Florida Gov. Ron DeSantis has given sports teams the ability to pack as many fans as they want into their stadiums under a clarification his office issued on Wednesday about the Phase 3 re-opening of the state.
What will that mean for the Florida-Georgia game on Nov. 7 at TIAA Bank Field?
At this point, no one knows.
Two of the state’s NFL teams aren’t taking any chances. The Jaguars and Miami Dolphins have already announced they will not increase capacity for their home games beyond the 25 percent level at which they operated to start the season — a bit less than 17,000 for the Jaguars and about 13,000 for the Dolphins.
The Tampa Bay Bucs have yet to weigh in.
But officials at the University of Florida and the University of Georgia are currently not saying whether they will seek more capacity for their 98th meeting overall and 88th in Jacksonville.
UF manages the game but the city owns the stadium. The city’s stance is that the schools have the decision, given the governor’s ruling.
Florida director of communications Skip Powers, who is also the university’s point man on the game against Georgia, issued a statement that said: “We will continue to follow the guidance provided by our experts at UF Health as well as campus officials.”
The statement doesn’t specifically address a neutral-site game in Jacksonville but Powers declined to elaborate.
A request for comment from Josh Brooks, the University of Georgia’s deputy athletic director for operations, was not immediately returned.
The Athens Banner-Herald reached out to UGA athletics director Greg McGarity, who said he doesn’t know if UGA will increase its fan allotment. He had no further comment.
If Florida and Georgia had to play at TIAA Bank Field at 25 percent capacity, each school would get around 8,500 tickets. Since the stadium was rebuilt in time for the Jaguars first season in 1995, capacity has been more than 80,000 (with additional bleachers added).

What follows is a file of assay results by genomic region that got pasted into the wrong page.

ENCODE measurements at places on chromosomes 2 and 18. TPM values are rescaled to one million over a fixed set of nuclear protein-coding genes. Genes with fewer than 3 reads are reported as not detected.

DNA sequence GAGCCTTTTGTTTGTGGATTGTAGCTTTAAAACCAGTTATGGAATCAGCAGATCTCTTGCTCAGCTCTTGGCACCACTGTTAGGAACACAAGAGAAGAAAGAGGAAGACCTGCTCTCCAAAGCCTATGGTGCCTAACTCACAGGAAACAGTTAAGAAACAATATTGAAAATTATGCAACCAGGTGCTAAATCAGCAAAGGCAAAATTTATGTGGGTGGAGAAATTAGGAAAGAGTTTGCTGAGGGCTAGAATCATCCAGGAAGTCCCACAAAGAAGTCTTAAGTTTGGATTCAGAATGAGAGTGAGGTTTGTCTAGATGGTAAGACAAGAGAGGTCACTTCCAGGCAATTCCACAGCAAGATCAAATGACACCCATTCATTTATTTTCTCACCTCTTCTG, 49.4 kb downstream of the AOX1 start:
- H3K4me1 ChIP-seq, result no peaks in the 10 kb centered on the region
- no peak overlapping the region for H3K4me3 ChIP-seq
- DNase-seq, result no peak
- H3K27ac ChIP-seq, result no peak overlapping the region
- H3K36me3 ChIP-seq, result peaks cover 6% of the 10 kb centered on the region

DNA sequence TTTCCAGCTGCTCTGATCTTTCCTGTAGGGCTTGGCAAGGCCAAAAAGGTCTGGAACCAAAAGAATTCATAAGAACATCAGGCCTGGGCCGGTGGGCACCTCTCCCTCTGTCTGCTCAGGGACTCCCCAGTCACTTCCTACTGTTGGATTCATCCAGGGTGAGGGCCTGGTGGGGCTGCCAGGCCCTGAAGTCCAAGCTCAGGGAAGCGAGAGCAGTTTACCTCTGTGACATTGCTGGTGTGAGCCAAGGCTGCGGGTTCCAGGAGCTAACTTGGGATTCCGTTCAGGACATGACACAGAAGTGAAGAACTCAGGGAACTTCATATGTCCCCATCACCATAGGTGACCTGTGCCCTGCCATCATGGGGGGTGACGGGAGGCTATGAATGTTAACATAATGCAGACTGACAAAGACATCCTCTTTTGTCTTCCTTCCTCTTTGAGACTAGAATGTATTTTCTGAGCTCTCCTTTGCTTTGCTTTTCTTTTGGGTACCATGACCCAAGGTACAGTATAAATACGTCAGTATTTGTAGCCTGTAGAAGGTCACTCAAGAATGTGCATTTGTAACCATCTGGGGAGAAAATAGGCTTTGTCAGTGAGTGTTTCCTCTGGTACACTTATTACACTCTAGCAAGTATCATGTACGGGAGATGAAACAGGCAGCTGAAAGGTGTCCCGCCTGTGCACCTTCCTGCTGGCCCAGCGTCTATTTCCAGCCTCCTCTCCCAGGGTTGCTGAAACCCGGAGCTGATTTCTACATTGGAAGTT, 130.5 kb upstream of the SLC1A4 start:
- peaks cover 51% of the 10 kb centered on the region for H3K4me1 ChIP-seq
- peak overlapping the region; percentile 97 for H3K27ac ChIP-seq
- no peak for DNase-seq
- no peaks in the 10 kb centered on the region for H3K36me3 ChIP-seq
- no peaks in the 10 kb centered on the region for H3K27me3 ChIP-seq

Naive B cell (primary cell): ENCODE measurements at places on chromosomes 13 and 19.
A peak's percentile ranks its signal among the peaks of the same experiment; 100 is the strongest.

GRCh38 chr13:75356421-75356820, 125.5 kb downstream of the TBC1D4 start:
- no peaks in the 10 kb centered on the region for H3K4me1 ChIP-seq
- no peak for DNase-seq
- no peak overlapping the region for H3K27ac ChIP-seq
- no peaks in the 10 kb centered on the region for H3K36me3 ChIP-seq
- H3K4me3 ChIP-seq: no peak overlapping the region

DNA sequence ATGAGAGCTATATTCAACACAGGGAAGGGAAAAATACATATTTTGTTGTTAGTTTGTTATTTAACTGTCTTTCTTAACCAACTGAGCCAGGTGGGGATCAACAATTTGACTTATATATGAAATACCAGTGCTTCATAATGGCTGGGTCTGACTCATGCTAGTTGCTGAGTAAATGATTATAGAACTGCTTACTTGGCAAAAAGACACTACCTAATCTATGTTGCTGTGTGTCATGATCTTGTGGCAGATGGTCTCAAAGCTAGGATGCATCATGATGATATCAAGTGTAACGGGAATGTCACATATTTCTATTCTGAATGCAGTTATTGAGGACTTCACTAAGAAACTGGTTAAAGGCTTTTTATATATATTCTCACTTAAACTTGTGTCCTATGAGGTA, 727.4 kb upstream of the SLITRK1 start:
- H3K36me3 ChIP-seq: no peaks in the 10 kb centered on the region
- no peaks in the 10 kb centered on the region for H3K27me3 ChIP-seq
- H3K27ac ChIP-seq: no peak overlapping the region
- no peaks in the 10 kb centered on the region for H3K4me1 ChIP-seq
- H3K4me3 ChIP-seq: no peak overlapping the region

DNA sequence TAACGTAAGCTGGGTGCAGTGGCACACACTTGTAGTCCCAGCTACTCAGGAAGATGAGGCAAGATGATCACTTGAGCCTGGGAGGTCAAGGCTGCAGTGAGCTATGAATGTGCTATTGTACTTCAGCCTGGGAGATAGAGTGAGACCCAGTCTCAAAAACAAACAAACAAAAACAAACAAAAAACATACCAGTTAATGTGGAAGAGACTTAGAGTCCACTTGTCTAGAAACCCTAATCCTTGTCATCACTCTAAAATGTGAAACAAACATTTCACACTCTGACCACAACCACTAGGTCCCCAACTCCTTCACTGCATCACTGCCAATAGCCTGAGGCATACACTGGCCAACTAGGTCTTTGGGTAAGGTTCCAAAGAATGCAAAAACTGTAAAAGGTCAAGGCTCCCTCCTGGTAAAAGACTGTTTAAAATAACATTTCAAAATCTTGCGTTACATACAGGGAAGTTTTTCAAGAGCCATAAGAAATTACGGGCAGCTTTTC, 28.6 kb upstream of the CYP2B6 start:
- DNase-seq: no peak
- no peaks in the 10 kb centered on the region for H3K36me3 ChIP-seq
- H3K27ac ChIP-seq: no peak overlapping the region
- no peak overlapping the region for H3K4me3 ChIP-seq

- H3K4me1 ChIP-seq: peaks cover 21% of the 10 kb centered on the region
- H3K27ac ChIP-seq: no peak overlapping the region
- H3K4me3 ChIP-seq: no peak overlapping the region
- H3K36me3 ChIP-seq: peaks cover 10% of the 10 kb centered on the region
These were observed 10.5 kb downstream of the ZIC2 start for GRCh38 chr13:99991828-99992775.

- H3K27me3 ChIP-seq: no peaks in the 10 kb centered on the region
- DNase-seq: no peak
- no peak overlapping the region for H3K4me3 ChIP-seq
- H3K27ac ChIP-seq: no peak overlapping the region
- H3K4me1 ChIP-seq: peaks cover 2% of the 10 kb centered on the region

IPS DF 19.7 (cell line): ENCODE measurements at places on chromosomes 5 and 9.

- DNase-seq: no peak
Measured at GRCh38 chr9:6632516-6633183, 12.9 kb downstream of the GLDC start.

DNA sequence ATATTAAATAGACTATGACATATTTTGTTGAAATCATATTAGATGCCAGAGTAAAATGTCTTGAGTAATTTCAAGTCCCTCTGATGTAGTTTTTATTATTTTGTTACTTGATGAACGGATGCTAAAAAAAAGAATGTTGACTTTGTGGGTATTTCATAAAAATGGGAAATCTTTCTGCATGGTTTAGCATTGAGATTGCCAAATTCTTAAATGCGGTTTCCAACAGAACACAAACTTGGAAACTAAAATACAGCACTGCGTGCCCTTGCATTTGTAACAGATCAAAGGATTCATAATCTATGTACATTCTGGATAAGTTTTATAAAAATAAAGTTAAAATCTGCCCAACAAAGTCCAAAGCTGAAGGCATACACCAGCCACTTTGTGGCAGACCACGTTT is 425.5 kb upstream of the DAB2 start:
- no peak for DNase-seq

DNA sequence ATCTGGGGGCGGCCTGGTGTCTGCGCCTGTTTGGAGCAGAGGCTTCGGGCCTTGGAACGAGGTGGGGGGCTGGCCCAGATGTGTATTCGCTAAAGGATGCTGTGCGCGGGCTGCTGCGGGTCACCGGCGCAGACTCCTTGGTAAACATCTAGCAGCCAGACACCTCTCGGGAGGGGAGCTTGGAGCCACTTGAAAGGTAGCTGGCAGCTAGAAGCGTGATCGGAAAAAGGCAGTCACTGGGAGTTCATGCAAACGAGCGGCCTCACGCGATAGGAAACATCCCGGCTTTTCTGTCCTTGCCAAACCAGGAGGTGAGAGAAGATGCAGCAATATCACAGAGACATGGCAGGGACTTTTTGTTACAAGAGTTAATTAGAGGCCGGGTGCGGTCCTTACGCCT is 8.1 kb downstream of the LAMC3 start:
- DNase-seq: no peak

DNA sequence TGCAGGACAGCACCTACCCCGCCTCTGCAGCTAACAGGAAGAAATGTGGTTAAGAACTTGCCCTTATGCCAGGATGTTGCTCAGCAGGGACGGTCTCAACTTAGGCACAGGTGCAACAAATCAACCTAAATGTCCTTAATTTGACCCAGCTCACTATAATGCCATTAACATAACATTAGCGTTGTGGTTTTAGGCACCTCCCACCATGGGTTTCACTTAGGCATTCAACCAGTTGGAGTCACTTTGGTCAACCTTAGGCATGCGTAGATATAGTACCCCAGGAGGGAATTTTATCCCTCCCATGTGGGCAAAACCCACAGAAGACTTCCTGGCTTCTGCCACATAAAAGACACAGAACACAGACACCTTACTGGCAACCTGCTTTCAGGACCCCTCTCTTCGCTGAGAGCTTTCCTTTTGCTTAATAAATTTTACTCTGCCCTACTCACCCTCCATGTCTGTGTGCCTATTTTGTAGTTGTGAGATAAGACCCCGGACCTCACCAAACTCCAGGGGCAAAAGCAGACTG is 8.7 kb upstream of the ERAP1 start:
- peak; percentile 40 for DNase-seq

Last year, 84,789 watched Georgia beat Florida 24-17.
There isn’t enough time to install temporary bleachers (that project needs to begin six weeks out) so at most, the two schools could go as high as more than 67,000 fans, or about 33,500 tickets apiece.
However, the universities would have to decide about optics during a COVID-19 pandemic that is not over, without a vaccine in sight.
Georgia came under fire after last week’s home game against Auburn in which there appeared to be more than the 20,524 the school allowed in for the game, many of whom were not wearing masks or socially distancing.
Florida announced 15,120 for last week’s home opener against South Carolina.
Regardless of the decision on the number of fans to allow in the stadium, this year’s Florida-Georgia game will still be vastly different.
“We’re excited about it … glad to keep the tradition going this year,” said Daryl Joseph Jacksonville’s director of Parks, Recreation and Community Services. “It’s going to be about the football.”
But it will not be the World’s Largest Cocktail Party, at least in city-owned lots.
There will be no RV City and no Florida-Georgia Hall of Fame Luncheon. How much tailgating is allowed will be dependent on the eventual decision on stadium capacity but it’s certain that past police estimates of around 100,000 people in and around the stadium on game days will be vastly smaller.
But it can be a huge game. The Gators (2-0) are third-ranked entering a road game at Texas A&M on Saturday and the Bulldogs (2-0) are fourth-ranked, with No. 14 Tennessee coming to Athens.
Both teams have one huge obstacle if they want to play as undefeated teams for the first time in series history. UF plays host to defending national champions and No. 17 LSU next week and UGA plays at No. 2 Alabama.
Georgia has won the last three games against Florida, all under coach Kirby Smart.
Marc Weiszer at the Athens Banner-Herald contributed to this report.